38.3% rise in human trafficking cases, great demand for tribal & Muslim girls
In the 23 years since Sheeba was born and raised in one of Assam's villages, she never imagined that her life would turn into a nightmare such as this.
A year ago, she was kidnapped from her village in Assam and sold to a Haryana Jat family in Bhiwani for Rs 60,000. She had been bought to be made into a bride for a Jat boy. She was threatened, dolled up, married, made to change her ethnic Muslim name to a Hindu one, pressured to give up her religion and forced to live a life under constant surveillance and pretence. Six months later, she was pregnant.
A week ago, after several attempts, she managed to finally reach a phone and called her parents, who had been desperately searching for her. That's when NGO Shakti Vahini stepped in, alerting the Haryana Police, who rescued Sheeba.
Today, she's sitting at a police station in Bhiwani, five months pregnant, waiting for her parents to pick her up, and unsure how to feel about the baby moving inside, which is now too big to abort.
According to the National Crime Records Bureau (NCRB), 76% of human trafficking cases nationwide over the last decade have involved girls and women.
The trafficking of minor girls - the second-most prevalent trafficking crime - surged 14 times over the last decade and increased 65% in 2014, according to data released last year by the NCRB.
On World Day Against Trafficking of Persons, 30 July, Catch brings you stories of its widespread prevalance, the new trends, the sickening "market" demands, the newer ways of commodification of women and remind you of the all time low conviction rates that keep the crime unchecked.
Tribals, Muslims, children
According to a CID report from Assam, over 5,000 children went missing between 2012 and 2015.
For tribal families in Chhattisgarh and Jharkhand, to occasionally find one of their daughters missing is a familiar horror story. Two weeks ago, 32 young women were rescued in Allahabad. They were all from villages in the forests of Chhattisgarh; 18 of them were minors.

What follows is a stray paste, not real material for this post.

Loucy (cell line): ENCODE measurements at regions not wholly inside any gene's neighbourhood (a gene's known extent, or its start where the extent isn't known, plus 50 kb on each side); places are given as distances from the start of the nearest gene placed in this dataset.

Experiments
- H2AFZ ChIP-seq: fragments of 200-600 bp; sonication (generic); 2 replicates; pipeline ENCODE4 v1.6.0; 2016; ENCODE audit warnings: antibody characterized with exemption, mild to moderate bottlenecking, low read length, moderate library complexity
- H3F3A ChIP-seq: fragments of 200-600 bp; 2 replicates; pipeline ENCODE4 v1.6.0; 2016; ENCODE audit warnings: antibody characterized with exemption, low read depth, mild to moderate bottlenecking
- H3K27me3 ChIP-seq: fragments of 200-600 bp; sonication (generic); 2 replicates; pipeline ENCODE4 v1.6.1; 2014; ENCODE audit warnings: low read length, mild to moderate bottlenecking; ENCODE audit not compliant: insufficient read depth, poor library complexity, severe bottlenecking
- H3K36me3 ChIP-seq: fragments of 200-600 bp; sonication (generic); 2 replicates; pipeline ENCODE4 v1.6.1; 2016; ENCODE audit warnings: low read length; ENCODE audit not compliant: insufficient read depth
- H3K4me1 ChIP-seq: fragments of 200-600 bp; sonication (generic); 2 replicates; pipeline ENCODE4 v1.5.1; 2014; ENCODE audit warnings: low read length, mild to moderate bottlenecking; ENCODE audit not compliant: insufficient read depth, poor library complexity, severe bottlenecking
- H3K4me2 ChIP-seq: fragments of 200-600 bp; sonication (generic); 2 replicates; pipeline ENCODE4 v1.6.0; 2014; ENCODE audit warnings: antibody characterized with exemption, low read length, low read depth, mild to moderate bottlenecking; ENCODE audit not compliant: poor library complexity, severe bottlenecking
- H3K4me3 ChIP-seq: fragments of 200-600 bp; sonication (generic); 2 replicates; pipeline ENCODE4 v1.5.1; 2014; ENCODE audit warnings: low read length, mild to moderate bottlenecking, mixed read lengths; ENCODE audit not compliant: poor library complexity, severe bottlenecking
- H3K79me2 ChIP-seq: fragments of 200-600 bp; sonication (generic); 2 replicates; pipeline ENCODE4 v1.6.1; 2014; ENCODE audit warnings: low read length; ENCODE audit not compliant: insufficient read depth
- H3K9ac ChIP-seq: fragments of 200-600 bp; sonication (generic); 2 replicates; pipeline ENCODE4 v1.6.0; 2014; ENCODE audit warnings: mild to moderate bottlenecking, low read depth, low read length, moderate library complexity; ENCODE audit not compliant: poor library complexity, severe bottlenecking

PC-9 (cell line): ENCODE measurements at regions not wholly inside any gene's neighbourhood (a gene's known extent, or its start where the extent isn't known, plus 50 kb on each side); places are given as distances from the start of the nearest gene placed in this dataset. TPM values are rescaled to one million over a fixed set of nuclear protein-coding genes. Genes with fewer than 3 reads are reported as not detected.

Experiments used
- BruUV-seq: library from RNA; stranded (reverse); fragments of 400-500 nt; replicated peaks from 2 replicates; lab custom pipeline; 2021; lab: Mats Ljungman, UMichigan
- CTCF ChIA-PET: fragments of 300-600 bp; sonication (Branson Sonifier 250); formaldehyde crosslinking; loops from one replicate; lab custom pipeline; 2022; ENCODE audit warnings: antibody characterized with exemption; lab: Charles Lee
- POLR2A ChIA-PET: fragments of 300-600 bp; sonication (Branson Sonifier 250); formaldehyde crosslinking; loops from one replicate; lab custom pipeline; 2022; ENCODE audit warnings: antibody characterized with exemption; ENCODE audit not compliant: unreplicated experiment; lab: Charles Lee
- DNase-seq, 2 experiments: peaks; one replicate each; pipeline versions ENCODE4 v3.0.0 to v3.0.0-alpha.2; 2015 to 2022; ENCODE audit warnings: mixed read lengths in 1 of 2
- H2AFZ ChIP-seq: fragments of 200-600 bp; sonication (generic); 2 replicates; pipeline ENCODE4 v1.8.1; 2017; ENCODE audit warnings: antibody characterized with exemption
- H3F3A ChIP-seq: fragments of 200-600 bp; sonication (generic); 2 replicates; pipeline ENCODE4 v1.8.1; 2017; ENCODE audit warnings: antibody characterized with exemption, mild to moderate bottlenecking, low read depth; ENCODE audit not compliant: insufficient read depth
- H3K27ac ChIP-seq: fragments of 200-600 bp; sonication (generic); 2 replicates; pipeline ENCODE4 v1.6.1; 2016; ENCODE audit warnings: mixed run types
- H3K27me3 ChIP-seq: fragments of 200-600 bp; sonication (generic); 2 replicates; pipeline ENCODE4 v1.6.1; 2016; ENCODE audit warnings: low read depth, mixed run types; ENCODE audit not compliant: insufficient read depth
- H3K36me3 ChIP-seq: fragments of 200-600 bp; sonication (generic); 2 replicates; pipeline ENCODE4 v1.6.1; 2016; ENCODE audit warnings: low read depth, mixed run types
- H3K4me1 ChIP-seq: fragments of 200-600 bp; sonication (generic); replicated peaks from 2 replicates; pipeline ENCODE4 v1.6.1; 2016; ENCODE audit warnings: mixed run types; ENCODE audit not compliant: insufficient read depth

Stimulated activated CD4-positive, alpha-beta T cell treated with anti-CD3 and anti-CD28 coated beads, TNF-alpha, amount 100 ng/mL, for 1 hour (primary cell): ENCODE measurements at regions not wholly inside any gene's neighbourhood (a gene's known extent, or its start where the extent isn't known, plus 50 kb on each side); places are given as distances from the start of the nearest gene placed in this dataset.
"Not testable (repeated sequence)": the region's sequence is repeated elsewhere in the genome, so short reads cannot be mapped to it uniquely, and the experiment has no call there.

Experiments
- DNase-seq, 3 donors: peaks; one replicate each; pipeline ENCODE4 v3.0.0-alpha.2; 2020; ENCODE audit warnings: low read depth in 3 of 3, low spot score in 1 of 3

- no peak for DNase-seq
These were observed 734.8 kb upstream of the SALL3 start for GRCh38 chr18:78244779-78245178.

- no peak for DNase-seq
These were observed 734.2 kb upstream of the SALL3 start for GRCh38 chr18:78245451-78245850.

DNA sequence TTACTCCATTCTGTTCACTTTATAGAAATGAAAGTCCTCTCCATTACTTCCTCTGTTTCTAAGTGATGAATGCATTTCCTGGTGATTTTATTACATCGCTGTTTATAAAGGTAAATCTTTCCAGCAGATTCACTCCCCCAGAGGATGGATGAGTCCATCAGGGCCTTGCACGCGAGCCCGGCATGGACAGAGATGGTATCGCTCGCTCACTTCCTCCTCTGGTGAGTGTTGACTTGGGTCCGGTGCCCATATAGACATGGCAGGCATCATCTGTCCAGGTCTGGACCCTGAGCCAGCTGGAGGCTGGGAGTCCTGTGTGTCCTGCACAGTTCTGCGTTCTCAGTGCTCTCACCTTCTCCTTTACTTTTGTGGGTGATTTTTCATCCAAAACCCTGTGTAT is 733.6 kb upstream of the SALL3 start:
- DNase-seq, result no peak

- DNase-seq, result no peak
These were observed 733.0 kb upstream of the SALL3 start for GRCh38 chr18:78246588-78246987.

"The girls were promised labour in Uttar Pradesh, forced into flesh trade in Allahabad, told to keep the shame a secret back home, and were promptly sent back home every few months to meet their families," Rishikant of Shakti Vahini told Catch.
According to The Times of India, this was the third lot of girls returning to the state from UP's Barau village, prominent for prostitution. These girls hailed from Balod and Rajnandgaon. The previous group of girls were natives of Janjgir-Champa, Baloda Bazaar and Korba.
CID ADGP Rajeev Srivastava was quoted as saying: "Tribal girls from Chhattisgarh are subjected to all kinds of trafficking, but Operation Smile and our police teams' hard work to file FIR immediately after a person goes missing, has been building pressure on traffickers. Now, leaving metros, they are rooting themselves in suburbs where the risk factor is low but the rates have gone high in rural pockets. We are strengthening our information network from panchayat level."